- Dr Samantha Webster has warned owners against leaving their pets outside in hot weather.
Pet owners are often warned of the dangers the summer heat can pose to their beloved dogs and cats, and veterinarians have now issued a new warning, specifically for households with artificial grass gardens.
While the UK summer has been a disappointment for many in terms of sunshine and heat, hot weather could be on the way in September, with forecasters predicting the next month will be warmer than average.
But even temperatures well below those seen on the mainland this month can prove dangerous, a vet has warned, with any temperature above 24C meaning “sunstroke becomes a strong possibility”.
Dr. Samantha Webster, a veterinarian at Joii Pet Care, has previously warned owners against walking their dogs in the midday sun, with tarmac and other surfaces that could burn pets’ paws.
She has now informed dog owners who have artificial grass gardens that letting their pets out in their gardens can be just as dangerous as walking them outside.
A veterinarian has informed dog owners with artificial grass gardens that letting their pets out in their gardens can be just as dangerous as walking them outside.
Joii Pet Care veterinarian Dr. Samantha Webster gave new advice to pet owners this summer
Dr. Webster said The mirror that it is important for people to check the temperature of outdoor surfaces before allowing their cats and dogs to play outside.
“In the summer, hot surfaces are a very common hazard for cats and dogs, which can quickly lead to sore and burning paws,” she said.
“To test the temperature of the surface they are likely to walk on, try holding the back of your hand against it for at least seven seconds – if it’s too hot for your hand, it’s too hot for your hands. four-legged companions.”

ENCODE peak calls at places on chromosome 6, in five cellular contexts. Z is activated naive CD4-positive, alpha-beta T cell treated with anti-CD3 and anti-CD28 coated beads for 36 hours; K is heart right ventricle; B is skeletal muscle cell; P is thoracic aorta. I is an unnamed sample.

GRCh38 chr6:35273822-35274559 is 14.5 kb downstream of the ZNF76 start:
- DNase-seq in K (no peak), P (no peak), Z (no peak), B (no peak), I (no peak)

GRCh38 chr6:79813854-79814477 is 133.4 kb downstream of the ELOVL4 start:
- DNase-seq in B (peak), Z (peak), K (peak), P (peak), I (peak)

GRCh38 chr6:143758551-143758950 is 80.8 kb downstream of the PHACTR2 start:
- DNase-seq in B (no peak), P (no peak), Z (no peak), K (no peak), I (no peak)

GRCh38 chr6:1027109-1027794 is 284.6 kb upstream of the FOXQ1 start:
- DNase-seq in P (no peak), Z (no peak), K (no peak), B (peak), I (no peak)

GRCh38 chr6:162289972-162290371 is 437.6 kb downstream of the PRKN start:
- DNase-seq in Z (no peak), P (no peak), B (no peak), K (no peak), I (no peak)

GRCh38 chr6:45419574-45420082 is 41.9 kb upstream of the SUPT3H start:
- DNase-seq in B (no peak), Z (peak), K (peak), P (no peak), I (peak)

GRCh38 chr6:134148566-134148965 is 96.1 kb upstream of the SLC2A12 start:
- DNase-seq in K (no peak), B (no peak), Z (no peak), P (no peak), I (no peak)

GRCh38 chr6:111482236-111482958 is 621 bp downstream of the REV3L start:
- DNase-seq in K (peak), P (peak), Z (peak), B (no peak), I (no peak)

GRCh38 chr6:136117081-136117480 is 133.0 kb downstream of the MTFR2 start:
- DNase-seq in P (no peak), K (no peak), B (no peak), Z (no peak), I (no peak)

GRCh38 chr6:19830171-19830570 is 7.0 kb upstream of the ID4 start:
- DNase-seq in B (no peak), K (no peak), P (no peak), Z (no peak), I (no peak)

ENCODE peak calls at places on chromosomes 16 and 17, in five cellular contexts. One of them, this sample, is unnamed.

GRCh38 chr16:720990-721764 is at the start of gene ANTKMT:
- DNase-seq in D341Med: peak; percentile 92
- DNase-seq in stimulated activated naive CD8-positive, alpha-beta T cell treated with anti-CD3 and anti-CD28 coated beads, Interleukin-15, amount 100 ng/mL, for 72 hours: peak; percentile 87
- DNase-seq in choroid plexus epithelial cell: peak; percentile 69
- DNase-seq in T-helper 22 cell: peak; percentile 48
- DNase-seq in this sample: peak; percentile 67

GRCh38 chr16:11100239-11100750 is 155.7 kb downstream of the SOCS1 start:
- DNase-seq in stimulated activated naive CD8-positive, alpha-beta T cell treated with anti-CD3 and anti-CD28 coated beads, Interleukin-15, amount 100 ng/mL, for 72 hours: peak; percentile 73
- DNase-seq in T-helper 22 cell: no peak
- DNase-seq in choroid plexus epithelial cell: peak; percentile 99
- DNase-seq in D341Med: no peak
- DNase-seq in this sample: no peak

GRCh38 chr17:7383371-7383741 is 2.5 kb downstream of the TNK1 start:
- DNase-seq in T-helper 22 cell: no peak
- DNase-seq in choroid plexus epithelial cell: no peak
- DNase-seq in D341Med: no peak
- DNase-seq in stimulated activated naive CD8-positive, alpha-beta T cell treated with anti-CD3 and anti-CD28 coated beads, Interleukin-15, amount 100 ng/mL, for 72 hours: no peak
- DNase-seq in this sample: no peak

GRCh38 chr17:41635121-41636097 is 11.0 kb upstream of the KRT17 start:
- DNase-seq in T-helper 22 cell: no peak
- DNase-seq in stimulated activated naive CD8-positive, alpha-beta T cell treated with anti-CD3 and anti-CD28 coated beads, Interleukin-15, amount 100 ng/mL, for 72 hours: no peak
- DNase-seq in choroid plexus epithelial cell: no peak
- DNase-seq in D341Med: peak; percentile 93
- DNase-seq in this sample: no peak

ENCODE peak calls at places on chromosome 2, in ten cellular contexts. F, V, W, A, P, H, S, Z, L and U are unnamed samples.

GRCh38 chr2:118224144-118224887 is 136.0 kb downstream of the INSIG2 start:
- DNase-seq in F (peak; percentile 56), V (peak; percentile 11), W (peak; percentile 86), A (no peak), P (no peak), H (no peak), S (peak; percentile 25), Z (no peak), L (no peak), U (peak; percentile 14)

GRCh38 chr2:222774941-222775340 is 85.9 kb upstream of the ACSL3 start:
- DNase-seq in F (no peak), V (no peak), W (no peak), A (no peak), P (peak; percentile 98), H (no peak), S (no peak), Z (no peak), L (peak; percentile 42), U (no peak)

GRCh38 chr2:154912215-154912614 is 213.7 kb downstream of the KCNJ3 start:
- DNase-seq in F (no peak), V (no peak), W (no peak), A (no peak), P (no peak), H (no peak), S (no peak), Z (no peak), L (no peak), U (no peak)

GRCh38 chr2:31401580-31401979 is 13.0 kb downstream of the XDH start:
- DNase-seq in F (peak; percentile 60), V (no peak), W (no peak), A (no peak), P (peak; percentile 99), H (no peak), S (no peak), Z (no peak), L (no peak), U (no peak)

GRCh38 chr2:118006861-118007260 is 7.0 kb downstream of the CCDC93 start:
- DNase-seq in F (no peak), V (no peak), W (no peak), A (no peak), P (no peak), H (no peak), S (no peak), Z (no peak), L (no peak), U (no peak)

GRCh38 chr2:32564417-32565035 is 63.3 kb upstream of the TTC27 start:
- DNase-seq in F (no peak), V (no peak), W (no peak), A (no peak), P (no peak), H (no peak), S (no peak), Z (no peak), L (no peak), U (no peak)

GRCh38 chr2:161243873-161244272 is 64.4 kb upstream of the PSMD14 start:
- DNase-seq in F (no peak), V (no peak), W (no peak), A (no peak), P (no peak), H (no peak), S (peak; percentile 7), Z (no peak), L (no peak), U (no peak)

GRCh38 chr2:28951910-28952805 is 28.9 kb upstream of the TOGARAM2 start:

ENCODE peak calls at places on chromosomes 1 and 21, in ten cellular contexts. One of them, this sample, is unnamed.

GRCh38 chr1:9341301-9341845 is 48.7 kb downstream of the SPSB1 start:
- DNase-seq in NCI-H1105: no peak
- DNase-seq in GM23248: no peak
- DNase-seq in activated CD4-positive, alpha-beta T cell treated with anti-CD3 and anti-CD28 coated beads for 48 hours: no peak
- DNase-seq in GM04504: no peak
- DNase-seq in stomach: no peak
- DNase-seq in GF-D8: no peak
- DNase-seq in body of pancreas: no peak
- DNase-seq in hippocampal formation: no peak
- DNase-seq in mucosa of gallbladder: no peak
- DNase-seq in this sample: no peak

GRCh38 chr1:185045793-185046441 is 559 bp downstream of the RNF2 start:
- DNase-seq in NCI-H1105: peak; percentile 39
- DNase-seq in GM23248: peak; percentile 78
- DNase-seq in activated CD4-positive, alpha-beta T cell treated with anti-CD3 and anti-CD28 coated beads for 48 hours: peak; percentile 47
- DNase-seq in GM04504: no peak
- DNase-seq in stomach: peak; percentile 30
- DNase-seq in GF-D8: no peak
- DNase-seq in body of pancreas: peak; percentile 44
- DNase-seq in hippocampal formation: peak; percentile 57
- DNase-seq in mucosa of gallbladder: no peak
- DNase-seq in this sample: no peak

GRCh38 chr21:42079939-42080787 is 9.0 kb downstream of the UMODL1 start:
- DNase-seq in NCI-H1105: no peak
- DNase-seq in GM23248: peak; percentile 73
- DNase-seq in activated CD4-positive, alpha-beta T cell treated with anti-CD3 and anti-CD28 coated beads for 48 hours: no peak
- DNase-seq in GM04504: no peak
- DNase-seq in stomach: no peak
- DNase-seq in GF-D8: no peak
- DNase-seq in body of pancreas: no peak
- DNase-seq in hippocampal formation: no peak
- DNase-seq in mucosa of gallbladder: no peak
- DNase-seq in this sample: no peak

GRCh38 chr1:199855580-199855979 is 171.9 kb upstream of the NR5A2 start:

“Even though it’s not as hot as tarmac or paving slabs, artificial turf can also pose a risk to your pet’s paws in the summer.
“It is very important to note that if you have artificial turf in your garden, it will heat up very quickly if exposed to direct sunlight and should therefore be treated with the same caution as pavement.”
As owners increasingly opt for low-maintenance artificial lawns, Dr Webster said they are likely to pose a danger to more animals than ever this summer.
Natural grass stays much cooler, she said, but for those who don’t have it, she suggested other methods to keep surfaces cooler.
She advised creating shaded areas in gardens or laying down cool, damp towels for animals to rest on.
Dr Webster with his cat. She warned pet owners not to leave pets outside when surfaces are hot
The vet also said owners should avoid leaving their pets unattended outside in hot weather.
“When the heat of the day has passed and the temperatures drop significantly, you can safely let them roam freely outside – but again, do a seven-second temperature check if in doubt,” he said. she declared.
Sunstroke is another thing pet owners should watch out for, with vet bills to treat it topped £400 last year, according to Animal Friends Pet Insurance.
Extreme caution should be taken when temperatures are 24C or higher, Dr Webster said, particularly if dogs are large, very young or flat-faced breeds.
At 28C, the heat becomes dangerous for all dogs, she said, and even life-threatening for these types of dogs.
“You should never walk a dog or allow it to sit in the sun once it is 32°C or higher, because at this temperature sunstroke is a major risk for all dogs, regardless of their condition. , size or race.”